15:40 | 01/09/2018 Society
(VEN) - Leaders of the General Department of Vietnam Customs (GDVC) told Vietnam Economic News reporters that GDVC will submit a proposal for the Government to restrict imports of scrap materials and move towards a ban on scrap imports to Vietnam.
According to Au Anh Tuan, acting director of the Customs Control and Supervision Department, after China banned the import of 24 types of scrap, the amount imported to Vietnam in 2017 and the first five months of 2018 had surged. Additionally, some enterprises had forged scrap import permits. Customs agents would check tens of thousands of containers of imported scrap lying at seaports to determine whether they were legally imported.
Customs clearance procedures for these containers of imported scrap have not been implemented as they do not meet environmental protection requirements. By July 25, 3,579 such containers were lying at the Cat Lai Seaport, of which 594 containers had been lying there for 30-90 days, 2,423 for more than 90 days. By July 5, 1,485 such containers were lying at the Hai Phong Seaport, including 1,342 containers of plastic scrap.
The complexity and inconsistency of legal documents make it difficult to deal with imported scrap. Existing regulations require businesses to seek certifications from the Ministry of Natural Resources and Environment or Departments of Natural Resources and Environment when importing scrap for use in production, but do not require them to submit these certifications to customs officials. This loophole enables businesses to commit fraud.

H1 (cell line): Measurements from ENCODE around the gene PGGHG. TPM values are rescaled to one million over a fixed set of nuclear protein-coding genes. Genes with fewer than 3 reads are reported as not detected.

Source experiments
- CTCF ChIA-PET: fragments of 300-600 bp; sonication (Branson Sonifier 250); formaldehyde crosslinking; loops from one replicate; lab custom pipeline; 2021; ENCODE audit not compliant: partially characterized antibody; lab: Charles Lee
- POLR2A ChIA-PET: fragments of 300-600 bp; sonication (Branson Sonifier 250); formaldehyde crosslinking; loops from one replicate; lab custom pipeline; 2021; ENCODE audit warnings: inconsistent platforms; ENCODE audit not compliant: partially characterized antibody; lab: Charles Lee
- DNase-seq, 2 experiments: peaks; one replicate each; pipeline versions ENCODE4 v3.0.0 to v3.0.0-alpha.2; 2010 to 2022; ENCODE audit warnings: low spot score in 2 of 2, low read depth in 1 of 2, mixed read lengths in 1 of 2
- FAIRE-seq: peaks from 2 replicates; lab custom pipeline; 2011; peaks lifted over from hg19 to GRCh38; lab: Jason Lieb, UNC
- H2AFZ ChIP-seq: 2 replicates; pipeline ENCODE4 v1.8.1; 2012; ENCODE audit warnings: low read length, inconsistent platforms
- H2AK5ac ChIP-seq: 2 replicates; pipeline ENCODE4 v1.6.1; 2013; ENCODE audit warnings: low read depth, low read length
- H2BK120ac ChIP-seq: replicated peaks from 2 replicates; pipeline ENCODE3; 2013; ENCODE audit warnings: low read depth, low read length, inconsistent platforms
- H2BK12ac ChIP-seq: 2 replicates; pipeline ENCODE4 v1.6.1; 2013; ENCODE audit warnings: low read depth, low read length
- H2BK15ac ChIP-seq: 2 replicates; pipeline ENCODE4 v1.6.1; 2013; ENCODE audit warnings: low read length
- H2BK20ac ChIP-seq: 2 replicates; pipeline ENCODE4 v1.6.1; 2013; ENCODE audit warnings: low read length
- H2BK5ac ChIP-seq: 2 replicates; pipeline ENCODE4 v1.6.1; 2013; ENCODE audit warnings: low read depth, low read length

The Ministry of Natural Resources and Environment recently provided customs offices with a list of 228 companies that received certifications from 2016 to April 2018. However, customs offices are not updated on the list of companies that received certifications granted by the Departments of Natural Resources and Environment.
According to Mai Xuan Thanh, Deputy Head of the GDVC, to protect the environment and prevent Vietnam from becoming a garbage dump of the world, the GDVC had sent official letters to local customs departments providing them with guidance on tightening controls over scrap imports. The GDVC is conducting inspections to find and deal with violations, focusing on counterfeit certifications.
The GDVC will inform seaport businesses that they have the right to ban ships carrying wastes and require them to get out of Vietnamese territory.
At the same time, customs offices will require polluting scrap at seaports to be taken out of Vietnam.
After nearly three months of inspection, customs officials found that from July 21, 2017 to November 22, 2017, the
Duc Dat Import, Export Services Co., Ltd used counterfeit papers to import more than VND35.5 billion worth of scrap.